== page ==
A Cultural Analysis of Mary Lerner's "Little Selves"ÃÂ Every story that has ever been written has some aspect that is relevant to the time period the story was written in. Published in 1916, "Little Selves"ÃÂ is entwined with the past issues pertaining to the surge in immigration, namely the Irish immigrant life. The cultural issue of the importance of one's heritage manifests itself throughout the story and drives the story in the end. Although the issue isn't entirely unique for the time period, the story remains to be a good reflection of the Irish culture during the early 20th Century.
The early 1900's were a time of change for most Irish folk. Many of them were immigrating over to America in search of a better life, but for many of the immigrants, there was a lingering feeling of loss. Many Irish-Americans felt that their heritage was on the brink of extinction since those few who could remember their homeland were slowly perishing as the days went on.
Their cultural heritage gained more and more importance after it started to fade from the memories of all with Irish blood. This cultural aspect is portrayed in the character Margaret O'Brien, the elderly woman lying on her deathbed in the hospital. She too is worried about the fading memories, for there's "nobody but me left to remember, and soon there'll not even be that"ÃÂ (16). All of her friends come to pay their last respects, but end up leaving troubled for they don't understand her murmuring dilemma. Margaret never explains her predicament to her new American friends for they are all "outside the magic circle of comprehension"ÃÂ (17), that is until her niece Anna shows up and vows to remember all events of Margaret's past. Finally, the old lady could die peacefully knowing that her heritage remains in the mind of her kin, just as every Irish immigrant had probably wished for.
The culture issue is the main, dominating subject of the story, but that isn't to say it drives the entire story. In the beginnings of "Little Selves"ÃÂ, the reader is left wondering what the old woman is yearning for under her breath, for "her attention wandered; her replies became cryptic"ÃÂ (7). It is this uncertainty that drives the story and the reader towards the end, but once the niece finds out about Margaret's story of the red coat, the attention of the reader is geared towards the relevance of the story. At this point in "Little Selves"ÃÂ, the driving force is shifted to the dilemma of the fading memories of the Irish heritage, or the memory of the red coat, which was just another piece to the puzzle that was Margaret's life in Ireland.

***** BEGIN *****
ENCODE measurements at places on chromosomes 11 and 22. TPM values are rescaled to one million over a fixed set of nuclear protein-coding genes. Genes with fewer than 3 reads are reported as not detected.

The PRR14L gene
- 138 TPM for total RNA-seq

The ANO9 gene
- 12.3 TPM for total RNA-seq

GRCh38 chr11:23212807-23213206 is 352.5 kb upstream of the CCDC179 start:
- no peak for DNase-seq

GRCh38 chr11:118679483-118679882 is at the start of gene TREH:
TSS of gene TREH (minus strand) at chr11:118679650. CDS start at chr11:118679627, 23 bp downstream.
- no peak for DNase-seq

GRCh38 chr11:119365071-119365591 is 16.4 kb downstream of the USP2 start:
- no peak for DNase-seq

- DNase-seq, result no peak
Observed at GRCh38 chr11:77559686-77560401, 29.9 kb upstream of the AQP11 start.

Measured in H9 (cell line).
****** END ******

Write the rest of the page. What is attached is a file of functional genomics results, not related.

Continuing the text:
This cultural topic is unique for its time only because it was more prevalent to many Irish-Americans in the early 1900's than it is today. There are not as many Irish immigrants today as there was during the early 20th Century, and for those Americans with Irish ancestors, there has been almost an entire century to adapt and adjust to the separation from the homeland heritage. Still, many fathers and mothers of Irish blood probably get around to telling their sons and daughters about the stories of Ireland that were handed down by their fathers, and all the way back to the first family members that came over from Ireland, just as Margaret described her own memories to her niece.